[Study] 2015 Quebec Municipalities Rankings
Compensation: main source of growth in municipal spending
Tuesday May 12, 2015
Close to half the increase in per capita municipal spending in Quebec can be attributed to rising payroll expenditures, making this the main source of growth in municipal spending in Quebec from 2009 to 2013. This is one of the main findings of the 2015 Quebec Municipalities Rankings compiled by the HEC Montréal Centre for Productivity and Prosperity (CPP). “The study covers five fiscal years, allowing us not only to see how municipal spending evolved from 2009 to 2013, but also to identify the main trends,” says CPP Director Robert Gagné. “We’re presenting these very interesting findings in a report entitled Tendances et perspectives – Palmarès des municipalités du Québec Édition 2015.”
This third edition of the rankings shows that municipal spending has grown more quickly than Quebec government spending in recent years. “Between 2009 and 2013, per capita municipal spending was up by 4.2% per year. Given that per capita spending by the Quebec government rose by only 2.9% annually over the same period, and that the average annual inflation rate was 1.8%, there’s every reason to question the significant growth in municipal spending,” points out Gagné, co-author of the study.
Compensation in large cities accounts for a larger share
The rankings also point to a clear trend in municipal spending. While compensation is a major source of the growth in municipal spending across Quebec, the phenomenon is especially apparent in large municipalities. Between 2009 and 2013, over 60% of the growth in spending by municipalities with populations of 100,000 or more came from higher compensation. Remember that this budgetary item includes wages, payroll taxes and fringe benefits.
Montréal is at the top of the list in this respect. Between 2009 and 2013, more than three-quarters of the city’s increase in spending was attributable to the higher wages and fringe benefits paid to municipal employees. In Quebec City, the province’s second-largest city, just over one-quarter of the growth in spending came from higher compensation, or three times less than in Montréal.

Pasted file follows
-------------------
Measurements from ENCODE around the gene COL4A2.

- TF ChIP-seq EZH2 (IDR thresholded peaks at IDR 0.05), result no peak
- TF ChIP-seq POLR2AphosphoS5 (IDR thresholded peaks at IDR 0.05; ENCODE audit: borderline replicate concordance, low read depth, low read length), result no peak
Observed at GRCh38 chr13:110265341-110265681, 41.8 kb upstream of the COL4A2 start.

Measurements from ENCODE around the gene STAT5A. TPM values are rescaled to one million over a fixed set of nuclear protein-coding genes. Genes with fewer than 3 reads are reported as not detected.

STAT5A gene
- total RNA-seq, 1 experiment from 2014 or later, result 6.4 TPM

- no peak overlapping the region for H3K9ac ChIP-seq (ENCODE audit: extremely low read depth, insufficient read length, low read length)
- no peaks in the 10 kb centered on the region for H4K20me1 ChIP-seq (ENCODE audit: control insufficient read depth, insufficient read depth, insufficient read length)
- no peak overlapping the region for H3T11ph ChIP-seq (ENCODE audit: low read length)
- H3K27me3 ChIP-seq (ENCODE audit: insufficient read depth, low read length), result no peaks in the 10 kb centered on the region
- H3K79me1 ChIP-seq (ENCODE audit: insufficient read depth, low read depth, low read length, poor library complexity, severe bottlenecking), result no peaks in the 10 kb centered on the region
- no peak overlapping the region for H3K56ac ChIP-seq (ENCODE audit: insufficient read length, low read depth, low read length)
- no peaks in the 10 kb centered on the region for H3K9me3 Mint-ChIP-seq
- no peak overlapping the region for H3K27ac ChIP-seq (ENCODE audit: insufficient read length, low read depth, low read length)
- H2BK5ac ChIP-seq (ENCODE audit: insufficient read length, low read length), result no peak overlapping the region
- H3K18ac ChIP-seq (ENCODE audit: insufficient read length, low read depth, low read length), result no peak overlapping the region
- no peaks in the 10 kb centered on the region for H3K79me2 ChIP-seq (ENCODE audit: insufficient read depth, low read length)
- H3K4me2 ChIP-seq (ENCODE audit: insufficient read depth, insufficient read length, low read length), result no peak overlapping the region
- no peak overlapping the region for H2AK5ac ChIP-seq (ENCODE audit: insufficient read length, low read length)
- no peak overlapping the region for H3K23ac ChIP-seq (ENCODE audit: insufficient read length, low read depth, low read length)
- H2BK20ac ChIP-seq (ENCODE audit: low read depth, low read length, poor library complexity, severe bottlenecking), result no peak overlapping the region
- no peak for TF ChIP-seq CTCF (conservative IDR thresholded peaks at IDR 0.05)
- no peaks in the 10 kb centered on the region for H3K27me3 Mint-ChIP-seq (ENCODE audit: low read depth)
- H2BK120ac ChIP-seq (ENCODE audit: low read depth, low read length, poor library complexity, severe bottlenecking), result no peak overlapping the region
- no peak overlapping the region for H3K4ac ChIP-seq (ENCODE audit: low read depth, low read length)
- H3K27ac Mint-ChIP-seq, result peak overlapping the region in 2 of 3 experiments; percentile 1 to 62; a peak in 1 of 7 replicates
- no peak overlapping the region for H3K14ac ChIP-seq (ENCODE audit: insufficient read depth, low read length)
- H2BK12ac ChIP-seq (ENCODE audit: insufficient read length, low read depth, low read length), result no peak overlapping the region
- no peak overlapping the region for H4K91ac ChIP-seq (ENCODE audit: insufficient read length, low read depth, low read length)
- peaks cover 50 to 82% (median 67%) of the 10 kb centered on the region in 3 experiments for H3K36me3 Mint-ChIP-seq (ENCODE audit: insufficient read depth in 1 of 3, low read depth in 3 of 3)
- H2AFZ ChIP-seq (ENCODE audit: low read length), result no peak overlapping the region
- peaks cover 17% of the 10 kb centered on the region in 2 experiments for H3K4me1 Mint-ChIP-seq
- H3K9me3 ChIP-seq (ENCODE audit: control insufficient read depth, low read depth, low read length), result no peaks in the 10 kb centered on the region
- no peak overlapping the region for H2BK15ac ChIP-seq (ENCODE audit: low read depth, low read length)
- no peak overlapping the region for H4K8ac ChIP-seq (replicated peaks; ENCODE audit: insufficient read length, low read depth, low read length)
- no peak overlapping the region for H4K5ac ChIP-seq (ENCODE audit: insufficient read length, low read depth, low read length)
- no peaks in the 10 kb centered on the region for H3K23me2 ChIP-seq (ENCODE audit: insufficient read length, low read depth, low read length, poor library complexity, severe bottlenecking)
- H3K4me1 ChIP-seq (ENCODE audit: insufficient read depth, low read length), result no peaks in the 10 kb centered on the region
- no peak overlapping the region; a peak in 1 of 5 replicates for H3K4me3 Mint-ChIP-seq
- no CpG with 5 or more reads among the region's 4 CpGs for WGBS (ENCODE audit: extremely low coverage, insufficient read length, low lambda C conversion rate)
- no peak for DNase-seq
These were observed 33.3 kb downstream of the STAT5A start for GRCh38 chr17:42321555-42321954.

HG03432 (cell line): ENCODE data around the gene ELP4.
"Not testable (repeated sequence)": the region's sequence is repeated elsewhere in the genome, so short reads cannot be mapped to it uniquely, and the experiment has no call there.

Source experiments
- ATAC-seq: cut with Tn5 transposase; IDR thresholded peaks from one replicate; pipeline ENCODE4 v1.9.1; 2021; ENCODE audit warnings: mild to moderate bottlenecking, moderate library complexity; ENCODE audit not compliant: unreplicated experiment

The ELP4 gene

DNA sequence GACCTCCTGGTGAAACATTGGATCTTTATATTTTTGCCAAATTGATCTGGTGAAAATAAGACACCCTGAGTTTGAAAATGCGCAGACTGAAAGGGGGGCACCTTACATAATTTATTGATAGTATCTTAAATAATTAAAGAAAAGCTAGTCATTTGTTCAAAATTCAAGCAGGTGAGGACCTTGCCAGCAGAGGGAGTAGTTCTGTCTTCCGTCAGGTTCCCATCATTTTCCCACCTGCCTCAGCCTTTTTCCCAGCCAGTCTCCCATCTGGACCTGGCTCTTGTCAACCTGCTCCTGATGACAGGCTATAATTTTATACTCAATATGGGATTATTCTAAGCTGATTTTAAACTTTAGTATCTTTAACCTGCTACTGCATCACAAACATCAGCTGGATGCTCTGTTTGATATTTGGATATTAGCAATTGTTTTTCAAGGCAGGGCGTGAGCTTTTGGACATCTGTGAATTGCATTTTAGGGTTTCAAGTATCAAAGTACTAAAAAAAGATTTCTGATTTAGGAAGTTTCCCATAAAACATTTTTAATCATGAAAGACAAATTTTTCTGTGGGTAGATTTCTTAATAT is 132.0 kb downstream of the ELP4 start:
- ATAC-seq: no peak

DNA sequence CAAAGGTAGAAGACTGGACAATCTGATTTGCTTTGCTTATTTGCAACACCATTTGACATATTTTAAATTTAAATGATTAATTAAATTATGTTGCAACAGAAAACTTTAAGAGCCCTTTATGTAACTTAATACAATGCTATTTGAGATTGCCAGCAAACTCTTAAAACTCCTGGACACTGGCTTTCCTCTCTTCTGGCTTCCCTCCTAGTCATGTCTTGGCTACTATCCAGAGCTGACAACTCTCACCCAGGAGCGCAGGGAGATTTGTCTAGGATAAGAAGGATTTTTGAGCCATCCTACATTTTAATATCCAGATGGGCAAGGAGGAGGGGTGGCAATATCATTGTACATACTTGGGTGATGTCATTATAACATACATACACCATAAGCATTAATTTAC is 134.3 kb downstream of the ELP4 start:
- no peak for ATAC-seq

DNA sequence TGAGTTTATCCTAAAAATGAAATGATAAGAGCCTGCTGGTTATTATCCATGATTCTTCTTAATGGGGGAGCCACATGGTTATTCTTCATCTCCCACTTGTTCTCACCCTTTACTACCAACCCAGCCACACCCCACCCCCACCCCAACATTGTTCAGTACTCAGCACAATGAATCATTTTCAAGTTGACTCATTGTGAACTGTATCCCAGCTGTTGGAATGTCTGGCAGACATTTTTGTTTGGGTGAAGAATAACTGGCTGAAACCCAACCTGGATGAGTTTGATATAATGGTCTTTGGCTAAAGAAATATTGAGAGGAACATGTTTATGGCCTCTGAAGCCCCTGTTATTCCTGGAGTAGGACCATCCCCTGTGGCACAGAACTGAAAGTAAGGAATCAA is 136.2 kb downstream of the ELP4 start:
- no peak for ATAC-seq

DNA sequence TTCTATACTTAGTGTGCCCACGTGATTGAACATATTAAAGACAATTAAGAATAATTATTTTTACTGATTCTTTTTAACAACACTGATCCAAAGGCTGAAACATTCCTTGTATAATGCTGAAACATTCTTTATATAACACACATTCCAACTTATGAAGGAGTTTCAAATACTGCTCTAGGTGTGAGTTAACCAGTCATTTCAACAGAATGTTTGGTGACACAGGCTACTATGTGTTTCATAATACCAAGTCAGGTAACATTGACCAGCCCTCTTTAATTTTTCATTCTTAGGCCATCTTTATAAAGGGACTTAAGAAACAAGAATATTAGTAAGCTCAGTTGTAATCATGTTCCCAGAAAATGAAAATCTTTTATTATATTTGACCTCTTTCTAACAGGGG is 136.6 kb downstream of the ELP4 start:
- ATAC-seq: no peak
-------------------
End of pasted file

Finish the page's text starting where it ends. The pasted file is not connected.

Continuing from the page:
A powerful tool for democratization
The Quebec Municipalities Rankings are designed to allow Quebeckers to know the costs of the services provided by their municipalities. At total of 1,110 municipalities were examined, 33 indicators were studied and over a million pieces of data were compiled. The result is that with just a few clicks residents can find out how much their own municipalities spend on such items as management, compensation, snow removal, roads, police and fire departments, sewers, recreation, drinking water distribution, and garbage and recycling collection and, most importantly, whether these costs changed significantly between 2009 and 2013.
“Our goal with this exercise is to equip Quebeckers so that where appropriate they can question the decisions of their municipal councils, in order to obtain quality services at the lowest possible cost,” Gagné says. In the end, we hope that by sharing municipal data and making it more widely understandable, we can help put the brakes on spending increases and improve practices.”
The information presented in the rankings comes from the management indicators and financial reports that municipalities are required to submit to the Ministère des Affaires municipales et de l'Occupation du territoire (MAMOT) every year.
For more information:
- Consult Tendances et perspectives – Palmarès des municipalités du Québec Édition 2015.
- Use the interactive tool (in French) on the CPP site.
- Download the press release in French.
About the Centre for Productivity and Prosperity
The HEC Montréal Centre for Productivity and Prosperity, created in 2009, has a twofold mission. First of all, it is devoted to research on productivity and prosperity, mainly in Quebec and in Canada as a whole. The Centre then shares its research findings, making them widely accessible and, in the end, educating people about productivity and prosperity. For more information on the Centre, visit www.hec.ca/cpp.
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